Autopilot Never Designed to Avoid Scenario of Fatal Accident

Mobileye said its technology that powers Tesla Autopilot wasn't designed to handle the scenario that led to the first fatal accident involving a self-driving car.


If you need any further evidence that Tesla was irresponsible with the release of its Autopilot semi-autonomous driving system, apparently the technology was never designed to avoid the type of situation that resulted in 40-year-old Joshua Brown losing his life on May 7, 2016 in Williston, Fla.

Mobileye is an Israeli company that builds the vision-based driver assistance system. In a statement, Mobileye said its technology is designed specifically to avoid rear-end collisions, not what led to the fatal crash.

Video: Aftermath of Deadly Tesla Crash

“We have read the account of what happened in this case. Today’s collision avoidance technology, or Automatic Emergency Braking (AEB), is defined as rear-end collision avoidance, and is designed specifically for that. This [fatal] incident involved a laterally crossing vehicle, which current-generation AEB systems are not designed to actuate upon. Mobileye systems will include Lateral Turn Across Path (LTAP) detection capabilities beginning in 2018, and the Euro NCAP safety ratings will include this beginning in 2020.”

Must-Read: 10 Epic Self-Driving Car Trips

The National Highway Traffic Safety Administration (NHTSA) said preliminary reports indicated that the crash occurred when a tractor-trailer made a left turn in front of the Tesla, and the car failed to apply the brakes. Tesla said “neither Autopilot nor the driver noticed the white side of the tractor-trailer against a brightly lit sky, so the brake was not applied.”

This is the first known fatal accident involving a self-driving car, casting some doubt on whether autonomous vehicles can consistently make split-second, life-or-death driving decisions on the highway.

In May 2016, just days after testifying to Congress that self-driving cars aren’t ready for mass deployment, Missy Cummings joined The Robotics Trends Show to discuss how irresponsible Tesla had been by releasing Autopilot to the public.

The Associated Press reports that a DVD player was found in the wreckage of the fatal crash. The driver of the tractor trailer said Brown was watching Harry Potter at the time of the crash. The AP didn’t confirm that.

But if Autopilot can’t see and avoid vehicles crossing laterally in front of it, there’s no way it’s ready for the roads.

Diagram of Fatal Tesla CrashA diagram from the police report about the Tesla crash shows how the vehicle in self-driving mode (V02) struck a tractor-trailer (V01) as it was turning left. (Credit Florida Highway Patrol via New York Times)

[Source:] TechCrunch




About the Author

Steve Crowe · Steve Crowe is managing editor of Robotics Trends. Steve has been writing about technology since 2008. He lives in Belchertown, MA with his wife and daughter.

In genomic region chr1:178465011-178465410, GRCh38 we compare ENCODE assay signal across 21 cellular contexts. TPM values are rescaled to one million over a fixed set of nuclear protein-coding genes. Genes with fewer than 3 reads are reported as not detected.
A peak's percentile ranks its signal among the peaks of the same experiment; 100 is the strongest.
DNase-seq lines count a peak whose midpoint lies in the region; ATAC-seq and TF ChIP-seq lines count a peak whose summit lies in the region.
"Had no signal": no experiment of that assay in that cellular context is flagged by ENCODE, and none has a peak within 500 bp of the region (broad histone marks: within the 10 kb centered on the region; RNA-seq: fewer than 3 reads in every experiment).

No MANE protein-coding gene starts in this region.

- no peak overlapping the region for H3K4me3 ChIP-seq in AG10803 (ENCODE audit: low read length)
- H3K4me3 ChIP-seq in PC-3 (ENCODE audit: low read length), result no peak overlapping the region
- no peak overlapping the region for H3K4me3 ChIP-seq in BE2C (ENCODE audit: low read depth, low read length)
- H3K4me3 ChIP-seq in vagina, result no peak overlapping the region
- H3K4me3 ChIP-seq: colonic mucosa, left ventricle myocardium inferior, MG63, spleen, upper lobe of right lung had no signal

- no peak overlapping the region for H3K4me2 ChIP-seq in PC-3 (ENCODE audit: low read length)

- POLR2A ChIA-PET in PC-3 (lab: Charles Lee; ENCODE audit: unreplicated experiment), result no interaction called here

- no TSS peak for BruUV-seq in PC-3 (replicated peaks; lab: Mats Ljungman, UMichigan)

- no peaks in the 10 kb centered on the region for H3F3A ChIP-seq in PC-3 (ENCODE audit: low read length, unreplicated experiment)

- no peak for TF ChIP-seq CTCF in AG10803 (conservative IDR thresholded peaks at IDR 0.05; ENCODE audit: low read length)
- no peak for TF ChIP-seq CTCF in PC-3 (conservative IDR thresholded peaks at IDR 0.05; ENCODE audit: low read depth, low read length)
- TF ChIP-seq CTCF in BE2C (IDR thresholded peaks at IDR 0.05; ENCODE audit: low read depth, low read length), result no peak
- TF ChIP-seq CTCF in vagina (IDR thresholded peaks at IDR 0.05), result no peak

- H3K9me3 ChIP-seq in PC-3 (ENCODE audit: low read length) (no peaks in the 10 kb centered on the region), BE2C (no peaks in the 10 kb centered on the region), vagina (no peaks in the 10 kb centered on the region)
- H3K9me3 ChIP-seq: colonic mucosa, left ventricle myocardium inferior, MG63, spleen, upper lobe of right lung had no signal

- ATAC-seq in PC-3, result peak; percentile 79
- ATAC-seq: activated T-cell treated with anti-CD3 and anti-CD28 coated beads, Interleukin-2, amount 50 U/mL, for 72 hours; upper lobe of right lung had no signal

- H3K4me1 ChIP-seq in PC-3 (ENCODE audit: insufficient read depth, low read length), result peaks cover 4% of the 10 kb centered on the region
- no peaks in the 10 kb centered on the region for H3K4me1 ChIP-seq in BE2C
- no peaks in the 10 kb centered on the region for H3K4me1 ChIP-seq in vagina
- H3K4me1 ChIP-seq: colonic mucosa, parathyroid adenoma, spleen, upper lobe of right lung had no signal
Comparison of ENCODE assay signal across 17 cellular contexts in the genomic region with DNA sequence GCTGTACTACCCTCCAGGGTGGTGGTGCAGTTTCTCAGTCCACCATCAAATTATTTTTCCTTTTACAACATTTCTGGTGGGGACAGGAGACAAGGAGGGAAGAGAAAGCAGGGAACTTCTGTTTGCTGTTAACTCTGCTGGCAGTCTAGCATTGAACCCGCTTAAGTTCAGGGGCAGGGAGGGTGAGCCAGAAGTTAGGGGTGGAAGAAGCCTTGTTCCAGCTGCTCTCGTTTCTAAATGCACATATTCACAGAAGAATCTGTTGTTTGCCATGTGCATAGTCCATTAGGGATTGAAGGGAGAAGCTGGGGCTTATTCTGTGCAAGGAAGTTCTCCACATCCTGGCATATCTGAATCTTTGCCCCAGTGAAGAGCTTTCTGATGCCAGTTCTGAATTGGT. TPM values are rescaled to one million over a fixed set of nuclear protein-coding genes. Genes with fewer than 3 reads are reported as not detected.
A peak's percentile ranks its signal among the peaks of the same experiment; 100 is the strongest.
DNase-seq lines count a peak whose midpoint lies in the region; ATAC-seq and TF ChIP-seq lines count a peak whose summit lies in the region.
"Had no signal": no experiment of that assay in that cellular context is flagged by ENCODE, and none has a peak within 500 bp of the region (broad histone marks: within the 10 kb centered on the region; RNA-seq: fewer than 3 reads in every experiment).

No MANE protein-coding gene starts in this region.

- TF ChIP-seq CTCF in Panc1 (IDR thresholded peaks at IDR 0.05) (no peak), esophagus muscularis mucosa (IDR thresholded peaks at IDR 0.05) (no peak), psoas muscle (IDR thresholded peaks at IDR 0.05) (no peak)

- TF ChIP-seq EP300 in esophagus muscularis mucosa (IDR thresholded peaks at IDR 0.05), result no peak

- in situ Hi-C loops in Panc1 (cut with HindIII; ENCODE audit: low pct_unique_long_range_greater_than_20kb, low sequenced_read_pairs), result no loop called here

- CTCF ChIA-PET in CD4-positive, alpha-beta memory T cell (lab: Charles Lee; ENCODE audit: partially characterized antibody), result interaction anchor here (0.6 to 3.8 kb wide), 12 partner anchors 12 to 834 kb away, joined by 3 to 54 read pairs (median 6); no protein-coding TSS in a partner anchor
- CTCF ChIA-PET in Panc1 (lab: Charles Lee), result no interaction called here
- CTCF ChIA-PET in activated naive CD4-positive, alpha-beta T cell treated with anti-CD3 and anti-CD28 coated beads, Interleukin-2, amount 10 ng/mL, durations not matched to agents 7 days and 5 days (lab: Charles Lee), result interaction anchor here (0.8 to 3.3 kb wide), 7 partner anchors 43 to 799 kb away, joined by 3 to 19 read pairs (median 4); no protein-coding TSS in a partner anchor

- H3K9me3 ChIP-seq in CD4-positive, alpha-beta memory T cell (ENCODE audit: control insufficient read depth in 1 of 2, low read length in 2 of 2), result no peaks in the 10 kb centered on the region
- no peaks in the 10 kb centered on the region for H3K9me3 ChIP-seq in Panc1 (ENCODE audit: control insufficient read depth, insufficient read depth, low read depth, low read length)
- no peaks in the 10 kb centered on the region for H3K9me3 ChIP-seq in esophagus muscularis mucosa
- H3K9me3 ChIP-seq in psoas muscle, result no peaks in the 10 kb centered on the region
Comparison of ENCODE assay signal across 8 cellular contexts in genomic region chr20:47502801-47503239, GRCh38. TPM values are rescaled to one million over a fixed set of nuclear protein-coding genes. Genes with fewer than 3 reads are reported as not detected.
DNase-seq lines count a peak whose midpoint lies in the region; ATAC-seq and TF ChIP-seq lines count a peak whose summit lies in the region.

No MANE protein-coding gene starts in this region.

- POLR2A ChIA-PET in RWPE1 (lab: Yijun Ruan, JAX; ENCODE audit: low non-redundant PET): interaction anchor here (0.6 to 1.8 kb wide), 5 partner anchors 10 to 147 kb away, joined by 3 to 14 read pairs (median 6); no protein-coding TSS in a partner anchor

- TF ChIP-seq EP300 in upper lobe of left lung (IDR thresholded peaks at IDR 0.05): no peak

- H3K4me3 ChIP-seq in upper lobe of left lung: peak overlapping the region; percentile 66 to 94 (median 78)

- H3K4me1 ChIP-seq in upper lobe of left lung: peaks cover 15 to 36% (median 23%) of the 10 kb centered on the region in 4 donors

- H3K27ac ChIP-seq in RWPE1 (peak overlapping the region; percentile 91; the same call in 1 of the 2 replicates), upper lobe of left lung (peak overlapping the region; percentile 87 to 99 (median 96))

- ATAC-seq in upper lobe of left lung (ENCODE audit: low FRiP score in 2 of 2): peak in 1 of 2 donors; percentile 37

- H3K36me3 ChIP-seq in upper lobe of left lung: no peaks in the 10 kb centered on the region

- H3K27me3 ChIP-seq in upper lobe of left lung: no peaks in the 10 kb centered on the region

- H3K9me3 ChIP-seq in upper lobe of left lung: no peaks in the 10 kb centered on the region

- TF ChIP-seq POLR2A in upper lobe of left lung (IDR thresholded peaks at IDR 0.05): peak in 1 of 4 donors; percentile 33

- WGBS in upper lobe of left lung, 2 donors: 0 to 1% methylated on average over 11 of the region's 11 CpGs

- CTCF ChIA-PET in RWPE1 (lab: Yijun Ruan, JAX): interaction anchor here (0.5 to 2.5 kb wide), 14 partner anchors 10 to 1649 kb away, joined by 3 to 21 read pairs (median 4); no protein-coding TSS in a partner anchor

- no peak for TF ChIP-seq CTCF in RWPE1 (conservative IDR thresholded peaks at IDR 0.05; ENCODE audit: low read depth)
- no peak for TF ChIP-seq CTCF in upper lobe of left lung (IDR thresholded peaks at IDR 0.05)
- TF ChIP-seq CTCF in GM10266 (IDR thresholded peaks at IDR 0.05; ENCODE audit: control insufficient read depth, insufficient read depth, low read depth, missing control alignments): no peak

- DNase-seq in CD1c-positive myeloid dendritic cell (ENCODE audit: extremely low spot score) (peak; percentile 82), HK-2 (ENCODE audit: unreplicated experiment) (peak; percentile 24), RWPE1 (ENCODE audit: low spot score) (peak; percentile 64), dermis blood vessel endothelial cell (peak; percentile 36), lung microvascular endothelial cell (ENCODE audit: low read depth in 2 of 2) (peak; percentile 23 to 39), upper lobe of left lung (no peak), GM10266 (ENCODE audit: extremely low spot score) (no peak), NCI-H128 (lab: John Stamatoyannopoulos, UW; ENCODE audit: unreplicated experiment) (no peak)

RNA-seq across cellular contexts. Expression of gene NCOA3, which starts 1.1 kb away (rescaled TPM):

Contact Steve Crowe: scrowe@ehpub.com  ·  View More by Steve Crowe.




Comments

Totally_Lost · July 2, 2016 · 2:22 am

The mistake of both the driver and autopilot, was not defensively recognizing the semi setting up for the turn, and setting up a defensive strategy for the truck driver not seeing the on coming car. The software did not do this ... it’s sensors probably were not usable at the 100-500 yard range where this would have been visible for an alert driver. The software was in control, the driver delegated defensive driving to the autopilot, and wilfully became distracted. Tesla’s choice to allow the driver to delegate defensive driving, is the critical choice that killed this driver. Tesla did not provide a passive safety system that requires that driver to remain actively in control with defensive driving skills, but rather decide to sell a product which purposefully creates the allusion of a safe alternative.

Totally_Lost · July 2, 2016 · 1:56 am

The mistake is taking the driver out of an active defensive driving mode/state. Safe is passively active like ABS and traction control, something that helps the driver not make mistakes. Anything that promotes the driver NOT being actively in control, WILL create these kind of deaths, and MORE often than if the driver was forced to actually drive. There are lessons that are critical ... http://home.iwichita.com/rh1/eddy/Safe_Airplane_NOT.htm


Totally_Lost · July 2, 2016 at 1:56 am

The mistake is taking the driver out of an active defensive driving mode/state. Safe is passively active like ABS and traction control, something that helps the driver not make mistakes. Anything that promotes the driver NOT being actively in control, WILL create these kind of deaths, and MORE often than if the driver was forced to actually drive. There are lessons that are critical ... http://home.iwichita.com/rh1/eddy/Safe_Airplane_NOT.htm

Totally_Lost · July 2, 2016 at 2:22 am

The mistake of both the driver and autopilot, was not defensively recognizing the semi setting up for the turn, and setting up a defensive strategy for the truck driver not seeing the on coming car. The software did not do this ... it’s sensors probably were not usable at the 100-500 yard range where this would have been visible for an alert driver. The software was in control, the driver delegated defensive driving to the autopilot, and wilfully became distracted. Tesla’s choice to allow the driver to delegate defensive driving, is the critical choice that killed this driver. Tesla did not provide a passive safety system that requires that driver to remain actively in control with defensive driving skills, but rather decide to sell a product which purposefully creates the allusion of a safe alternative.


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